If you are looking up how to stop smoking weed, it’s a good idea to understand what the withdrawal may feel like.
The good news is that the withdrawal symptoms of marijuana aren’t life-threatening.
The biggest hurdle is getting past the cravings and not allowing yourself to smoke no matter how badly your body tells you to.
Some signs of drug addiction withdrawals from marijuana include:
- Mood swings.
- Trouble sleeping.
- Appetite changes.
- Weight loss or gain.
- Digestion problems, stomach cramps, and nausea after eating.
How long do the withdrawal symptoms of weed last?
If you quit smoking pot today, you could expect to feel some withdrawal symptoms within a day. The most intense withdrawal symptoms of weed usually happen during the first 48 to 72 hours; by the third week of marijuana detox, you should be nearly free of all symptoms.
How to Get Drug Withdrawal Help
The 2012 Canadian Community Health Survey estimates that 4.4 percent of Canadians meet the qualifying criteria for substance use disorder. To put that in perspective, Canada’s population in 2012 was 34.75 million.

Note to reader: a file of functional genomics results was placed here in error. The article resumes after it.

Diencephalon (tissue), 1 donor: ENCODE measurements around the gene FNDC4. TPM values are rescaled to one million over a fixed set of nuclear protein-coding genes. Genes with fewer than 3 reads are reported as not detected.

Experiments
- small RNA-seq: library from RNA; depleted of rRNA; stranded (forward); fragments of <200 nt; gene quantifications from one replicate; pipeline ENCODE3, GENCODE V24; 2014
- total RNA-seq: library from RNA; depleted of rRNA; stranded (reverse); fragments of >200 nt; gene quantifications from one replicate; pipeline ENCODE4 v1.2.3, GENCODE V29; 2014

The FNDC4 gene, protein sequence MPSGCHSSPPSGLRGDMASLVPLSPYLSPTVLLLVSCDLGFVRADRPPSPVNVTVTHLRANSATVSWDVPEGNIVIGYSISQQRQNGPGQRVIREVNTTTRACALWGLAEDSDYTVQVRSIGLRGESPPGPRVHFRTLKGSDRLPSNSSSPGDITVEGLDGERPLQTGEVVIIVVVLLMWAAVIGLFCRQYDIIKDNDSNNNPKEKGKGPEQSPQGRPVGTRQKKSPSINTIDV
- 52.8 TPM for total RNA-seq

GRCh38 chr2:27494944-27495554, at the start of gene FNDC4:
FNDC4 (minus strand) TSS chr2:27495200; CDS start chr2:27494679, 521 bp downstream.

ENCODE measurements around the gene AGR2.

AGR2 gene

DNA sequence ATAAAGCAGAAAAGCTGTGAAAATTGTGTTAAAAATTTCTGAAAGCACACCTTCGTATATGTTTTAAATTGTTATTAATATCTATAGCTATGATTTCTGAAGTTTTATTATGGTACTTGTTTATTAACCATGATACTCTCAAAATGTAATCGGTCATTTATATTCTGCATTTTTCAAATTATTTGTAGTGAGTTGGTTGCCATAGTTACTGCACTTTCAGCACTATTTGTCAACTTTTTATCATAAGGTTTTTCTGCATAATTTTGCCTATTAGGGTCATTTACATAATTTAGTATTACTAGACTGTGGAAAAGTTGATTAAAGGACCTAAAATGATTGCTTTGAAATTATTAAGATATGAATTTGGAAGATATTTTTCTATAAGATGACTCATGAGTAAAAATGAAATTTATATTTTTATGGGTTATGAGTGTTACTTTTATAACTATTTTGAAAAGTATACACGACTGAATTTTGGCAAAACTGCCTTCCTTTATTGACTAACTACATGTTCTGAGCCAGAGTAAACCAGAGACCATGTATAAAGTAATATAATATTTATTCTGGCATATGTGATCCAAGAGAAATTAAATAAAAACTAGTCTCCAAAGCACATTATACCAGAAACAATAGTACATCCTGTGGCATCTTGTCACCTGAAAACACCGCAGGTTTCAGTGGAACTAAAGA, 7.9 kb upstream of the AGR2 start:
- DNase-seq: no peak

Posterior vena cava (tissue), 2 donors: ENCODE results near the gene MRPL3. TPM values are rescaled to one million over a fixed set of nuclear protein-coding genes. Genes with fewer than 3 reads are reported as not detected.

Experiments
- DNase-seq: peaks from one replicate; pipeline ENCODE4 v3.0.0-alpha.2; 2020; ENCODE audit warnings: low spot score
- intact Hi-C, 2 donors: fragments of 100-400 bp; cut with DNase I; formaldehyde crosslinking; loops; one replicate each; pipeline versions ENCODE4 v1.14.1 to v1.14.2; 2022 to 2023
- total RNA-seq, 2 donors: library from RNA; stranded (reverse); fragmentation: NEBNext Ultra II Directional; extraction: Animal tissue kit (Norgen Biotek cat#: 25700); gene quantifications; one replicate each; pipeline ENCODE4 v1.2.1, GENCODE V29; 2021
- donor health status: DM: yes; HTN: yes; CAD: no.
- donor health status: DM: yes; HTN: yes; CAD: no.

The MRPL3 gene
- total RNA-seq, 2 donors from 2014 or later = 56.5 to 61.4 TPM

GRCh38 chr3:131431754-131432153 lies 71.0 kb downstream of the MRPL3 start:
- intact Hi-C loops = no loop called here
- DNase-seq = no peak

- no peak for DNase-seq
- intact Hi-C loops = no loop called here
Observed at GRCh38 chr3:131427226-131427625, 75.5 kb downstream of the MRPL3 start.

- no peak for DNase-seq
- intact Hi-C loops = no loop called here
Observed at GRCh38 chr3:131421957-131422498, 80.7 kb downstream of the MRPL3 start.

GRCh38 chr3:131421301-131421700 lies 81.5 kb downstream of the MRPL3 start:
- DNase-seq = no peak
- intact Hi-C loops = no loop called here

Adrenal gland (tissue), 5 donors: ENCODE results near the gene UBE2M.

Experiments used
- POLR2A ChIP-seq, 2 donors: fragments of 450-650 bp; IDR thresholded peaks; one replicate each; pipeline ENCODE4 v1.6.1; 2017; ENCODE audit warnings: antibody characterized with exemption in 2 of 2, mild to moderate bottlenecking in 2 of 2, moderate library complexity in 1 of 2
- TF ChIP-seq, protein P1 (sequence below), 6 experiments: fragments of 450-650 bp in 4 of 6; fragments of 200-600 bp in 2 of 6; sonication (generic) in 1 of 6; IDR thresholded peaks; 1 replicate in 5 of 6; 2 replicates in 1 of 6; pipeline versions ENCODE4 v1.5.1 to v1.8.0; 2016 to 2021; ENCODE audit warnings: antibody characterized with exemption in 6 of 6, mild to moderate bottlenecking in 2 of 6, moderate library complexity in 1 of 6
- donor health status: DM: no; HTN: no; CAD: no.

Millions of addicts, friends, and families suffer in secret, but it doesn’t have to be that way. There’s no shame in admitting you have an addiction. In fact, it’s probably the most important step.
Now that you know the withdrawal meaning and signs of drug addiction withdrawals, you can take the next important step: getting help.
Once you’re honest with yourself about your drug addition, you can be honest with the people who can help. Recovery starts with a decision to get clean.
With some research, free inquiries to a local drug rehab that have access to a good detox program, your new life is only a struggle away. All you have to do is fight for it, and the battle doesn’t have to be fought alone.